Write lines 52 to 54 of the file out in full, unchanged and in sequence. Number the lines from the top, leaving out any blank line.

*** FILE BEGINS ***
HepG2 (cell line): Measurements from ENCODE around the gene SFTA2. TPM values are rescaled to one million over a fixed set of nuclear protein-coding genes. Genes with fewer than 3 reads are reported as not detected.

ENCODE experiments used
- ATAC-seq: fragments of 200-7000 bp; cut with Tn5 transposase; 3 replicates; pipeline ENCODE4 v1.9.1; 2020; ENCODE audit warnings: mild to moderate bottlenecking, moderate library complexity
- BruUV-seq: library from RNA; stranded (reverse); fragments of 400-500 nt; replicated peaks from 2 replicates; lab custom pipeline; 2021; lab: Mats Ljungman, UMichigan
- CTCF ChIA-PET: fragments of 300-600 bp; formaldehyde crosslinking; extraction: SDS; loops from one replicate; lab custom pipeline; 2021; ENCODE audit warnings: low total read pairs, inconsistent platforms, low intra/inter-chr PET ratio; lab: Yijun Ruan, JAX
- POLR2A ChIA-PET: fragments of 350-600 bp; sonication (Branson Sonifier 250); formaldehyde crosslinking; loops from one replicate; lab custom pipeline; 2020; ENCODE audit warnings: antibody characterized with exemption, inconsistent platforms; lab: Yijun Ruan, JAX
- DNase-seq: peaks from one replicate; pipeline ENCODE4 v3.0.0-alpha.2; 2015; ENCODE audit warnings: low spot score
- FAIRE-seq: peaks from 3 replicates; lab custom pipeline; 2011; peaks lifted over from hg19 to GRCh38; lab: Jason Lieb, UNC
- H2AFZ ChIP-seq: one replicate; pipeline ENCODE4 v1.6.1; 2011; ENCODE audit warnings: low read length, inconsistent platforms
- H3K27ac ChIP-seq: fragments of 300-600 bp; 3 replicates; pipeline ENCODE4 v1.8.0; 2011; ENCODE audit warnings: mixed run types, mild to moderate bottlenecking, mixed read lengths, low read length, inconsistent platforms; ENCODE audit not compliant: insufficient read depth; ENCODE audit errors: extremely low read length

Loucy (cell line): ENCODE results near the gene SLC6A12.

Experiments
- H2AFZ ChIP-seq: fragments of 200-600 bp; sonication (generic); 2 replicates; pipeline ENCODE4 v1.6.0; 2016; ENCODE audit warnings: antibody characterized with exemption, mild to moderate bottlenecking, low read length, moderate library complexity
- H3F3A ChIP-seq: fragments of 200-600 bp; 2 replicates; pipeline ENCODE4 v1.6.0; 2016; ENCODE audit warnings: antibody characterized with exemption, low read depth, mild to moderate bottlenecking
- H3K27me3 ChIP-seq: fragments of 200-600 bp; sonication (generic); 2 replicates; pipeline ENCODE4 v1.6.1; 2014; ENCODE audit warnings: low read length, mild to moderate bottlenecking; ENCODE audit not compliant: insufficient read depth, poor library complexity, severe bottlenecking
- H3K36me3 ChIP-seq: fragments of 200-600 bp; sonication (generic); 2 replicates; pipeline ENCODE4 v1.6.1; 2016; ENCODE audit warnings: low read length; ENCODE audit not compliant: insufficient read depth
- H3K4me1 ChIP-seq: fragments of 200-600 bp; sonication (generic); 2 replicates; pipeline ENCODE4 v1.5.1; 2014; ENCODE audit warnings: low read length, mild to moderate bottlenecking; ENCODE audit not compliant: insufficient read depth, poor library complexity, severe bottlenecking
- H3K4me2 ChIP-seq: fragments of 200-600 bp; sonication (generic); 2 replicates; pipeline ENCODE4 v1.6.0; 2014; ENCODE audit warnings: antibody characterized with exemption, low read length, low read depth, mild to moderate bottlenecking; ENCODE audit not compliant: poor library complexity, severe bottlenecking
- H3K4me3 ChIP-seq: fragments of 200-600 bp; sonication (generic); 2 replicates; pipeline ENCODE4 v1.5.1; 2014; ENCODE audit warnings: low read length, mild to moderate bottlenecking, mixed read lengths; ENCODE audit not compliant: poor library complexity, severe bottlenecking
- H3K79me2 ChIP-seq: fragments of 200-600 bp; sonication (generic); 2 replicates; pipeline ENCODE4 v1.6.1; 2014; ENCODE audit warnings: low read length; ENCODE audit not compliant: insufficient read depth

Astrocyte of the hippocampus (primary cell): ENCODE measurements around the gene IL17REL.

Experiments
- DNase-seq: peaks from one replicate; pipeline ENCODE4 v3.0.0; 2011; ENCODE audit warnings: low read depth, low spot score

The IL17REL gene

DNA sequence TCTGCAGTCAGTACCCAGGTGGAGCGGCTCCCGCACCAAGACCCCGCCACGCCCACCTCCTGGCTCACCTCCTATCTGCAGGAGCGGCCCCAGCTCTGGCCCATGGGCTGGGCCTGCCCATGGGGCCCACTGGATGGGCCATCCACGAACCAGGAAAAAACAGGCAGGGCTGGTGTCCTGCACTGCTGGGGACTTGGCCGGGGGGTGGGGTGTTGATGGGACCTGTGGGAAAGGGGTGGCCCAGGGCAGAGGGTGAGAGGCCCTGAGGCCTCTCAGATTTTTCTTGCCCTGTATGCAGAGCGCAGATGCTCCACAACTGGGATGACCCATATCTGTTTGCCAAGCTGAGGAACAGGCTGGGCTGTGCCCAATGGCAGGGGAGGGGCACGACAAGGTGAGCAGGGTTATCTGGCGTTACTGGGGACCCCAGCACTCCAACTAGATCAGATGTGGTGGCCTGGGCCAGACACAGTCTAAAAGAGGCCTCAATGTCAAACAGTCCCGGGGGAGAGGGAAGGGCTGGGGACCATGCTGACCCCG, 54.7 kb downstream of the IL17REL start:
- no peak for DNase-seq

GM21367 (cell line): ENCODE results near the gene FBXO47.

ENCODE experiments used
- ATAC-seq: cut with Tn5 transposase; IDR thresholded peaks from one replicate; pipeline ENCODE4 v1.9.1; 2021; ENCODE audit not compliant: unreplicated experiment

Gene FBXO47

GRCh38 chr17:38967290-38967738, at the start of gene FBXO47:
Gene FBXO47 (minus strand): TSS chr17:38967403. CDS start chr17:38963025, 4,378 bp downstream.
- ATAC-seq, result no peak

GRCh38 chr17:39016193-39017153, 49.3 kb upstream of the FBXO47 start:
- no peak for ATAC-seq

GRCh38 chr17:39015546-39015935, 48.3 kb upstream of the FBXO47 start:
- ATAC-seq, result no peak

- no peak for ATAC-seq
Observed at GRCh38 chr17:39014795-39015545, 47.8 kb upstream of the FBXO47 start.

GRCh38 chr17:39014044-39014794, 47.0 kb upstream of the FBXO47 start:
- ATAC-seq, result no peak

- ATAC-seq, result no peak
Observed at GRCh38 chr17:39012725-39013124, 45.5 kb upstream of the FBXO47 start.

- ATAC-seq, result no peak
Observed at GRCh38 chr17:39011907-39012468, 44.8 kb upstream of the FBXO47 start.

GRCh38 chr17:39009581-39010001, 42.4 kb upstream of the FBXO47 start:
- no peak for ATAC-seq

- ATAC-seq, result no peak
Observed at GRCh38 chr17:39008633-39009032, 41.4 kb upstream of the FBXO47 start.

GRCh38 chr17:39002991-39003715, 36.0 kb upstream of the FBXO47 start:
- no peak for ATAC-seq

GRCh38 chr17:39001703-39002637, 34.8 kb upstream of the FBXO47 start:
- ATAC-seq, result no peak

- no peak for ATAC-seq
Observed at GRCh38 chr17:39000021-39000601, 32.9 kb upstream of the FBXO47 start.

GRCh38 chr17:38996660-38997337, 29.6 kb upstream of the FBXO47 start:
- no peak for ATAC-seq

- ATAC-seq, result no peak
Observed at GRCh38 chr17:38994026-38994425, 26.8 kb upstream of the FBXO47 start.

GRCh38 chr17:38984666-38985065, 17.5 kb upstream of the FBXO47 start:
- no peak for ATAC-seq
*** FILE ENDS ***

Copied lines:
GRCh38 chr17:39001703-39002637, 34.8 kb upstream of the FBXO47 start:
- ATAC-seq, result no peak

- no peak for ATAC-seq